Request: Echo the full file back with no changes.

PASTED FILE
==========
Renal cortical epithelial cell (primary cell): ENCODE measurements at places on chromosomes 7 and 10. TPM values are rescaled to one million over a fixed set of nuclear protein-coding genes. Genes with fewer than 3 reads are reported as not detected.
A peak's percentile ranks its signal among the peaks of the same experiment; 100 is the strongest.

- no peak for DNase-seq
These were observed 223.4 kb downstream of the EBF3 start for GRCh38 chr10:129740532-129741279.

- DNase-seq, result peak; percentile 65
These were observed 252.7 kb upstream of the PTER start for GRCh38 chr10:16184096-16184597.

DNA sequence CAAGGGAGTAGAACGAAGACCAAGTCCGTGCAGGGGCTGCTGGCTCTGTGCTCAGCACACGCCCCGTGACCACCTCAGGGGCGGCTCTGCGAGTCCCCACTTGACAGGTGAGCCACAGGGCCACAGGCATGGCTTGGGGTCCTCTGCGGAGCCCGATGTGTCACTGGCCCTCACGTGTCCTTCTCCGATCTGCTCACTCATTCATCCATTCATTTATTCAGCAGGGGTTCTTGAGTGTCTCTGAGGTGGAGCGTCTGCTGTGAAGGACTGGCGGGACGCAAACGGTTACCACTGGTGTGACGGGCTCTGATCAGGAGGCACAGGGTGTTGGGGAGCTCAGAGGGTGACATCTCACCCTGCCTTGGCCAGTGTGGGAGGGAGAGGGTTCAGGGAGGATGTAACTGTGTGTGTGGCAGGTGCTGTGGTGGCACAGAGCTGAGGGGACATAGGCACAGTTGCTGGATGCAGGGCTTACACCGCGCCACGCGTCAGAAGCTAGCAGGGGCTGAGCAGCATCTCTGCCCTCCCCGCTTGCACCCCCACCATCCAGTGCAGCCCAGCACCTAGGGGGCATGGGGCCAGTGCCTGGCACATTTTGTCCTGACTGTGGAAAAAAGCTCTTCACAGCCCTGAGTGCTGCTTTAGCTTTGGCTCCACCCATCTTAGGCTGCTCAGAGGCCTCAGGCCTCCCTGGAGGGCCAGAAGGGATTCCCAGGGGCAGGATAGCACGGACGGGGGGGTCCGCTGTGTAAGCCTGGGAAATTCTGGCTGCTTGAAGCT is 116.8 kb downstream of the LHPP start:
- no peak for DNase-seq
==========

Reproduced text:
Renal cortical epithelial cell (primary cell): ENCODE measurements at places on chromosomes 7 and 10. TPM values are rescaled to one million over a fixed set of nuclear protein-coding genes. Genes with fewer than 3 reads are reported as not detected.
A peak's percentile ranks its signal among the peaks of the same experiment; 100 is the strongest.

- no peak for DNase-seq
These were observed 223.4 kb downstream of the EBF3 start for GRCh38 chr10:129740532-129741279.

- DNase-seq, result peak; percentile 65
These were observed 252.7 kb upstream of the PTER start for GRCh38 chr10:16184096-16184597.

DNA sequence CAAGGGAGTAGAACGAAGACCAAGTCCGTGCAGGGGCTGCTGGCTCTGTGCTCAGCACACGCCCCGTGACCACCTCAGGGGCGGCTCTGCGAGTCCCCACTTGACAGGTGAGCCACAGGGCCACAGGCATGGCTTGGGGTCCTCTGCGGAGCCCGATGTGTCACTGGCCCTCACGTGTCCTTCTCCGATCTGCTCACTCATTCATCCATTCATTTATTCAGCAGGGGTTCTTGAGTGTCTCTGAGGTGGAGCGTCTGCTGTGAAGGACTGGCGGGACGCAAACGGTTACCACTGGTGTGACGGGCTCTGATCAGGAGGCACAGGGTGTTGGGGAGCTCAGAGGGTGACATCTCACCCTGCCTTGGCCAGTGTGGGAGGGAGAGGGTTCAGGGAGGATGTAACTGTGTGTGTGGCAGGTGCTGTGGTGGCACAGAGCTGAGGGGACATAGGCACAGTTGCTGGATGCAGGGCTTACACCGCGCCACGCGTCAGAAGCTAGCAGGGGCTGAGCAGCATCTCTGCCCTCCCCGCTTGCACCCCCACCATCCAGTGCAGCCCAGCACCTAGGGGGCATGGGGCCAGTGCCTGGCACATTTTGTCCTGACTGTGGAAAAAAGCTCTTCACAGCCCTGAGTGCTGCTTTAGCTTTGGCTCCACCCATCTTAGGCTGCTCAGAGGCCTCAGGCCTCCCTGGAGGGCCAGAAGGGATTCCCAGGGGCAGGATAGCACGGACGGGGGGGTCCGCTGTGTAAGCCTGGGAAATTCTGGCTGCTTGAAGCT is 116.8 kb downstream of the LHPP start:
- no peak for DNase-seq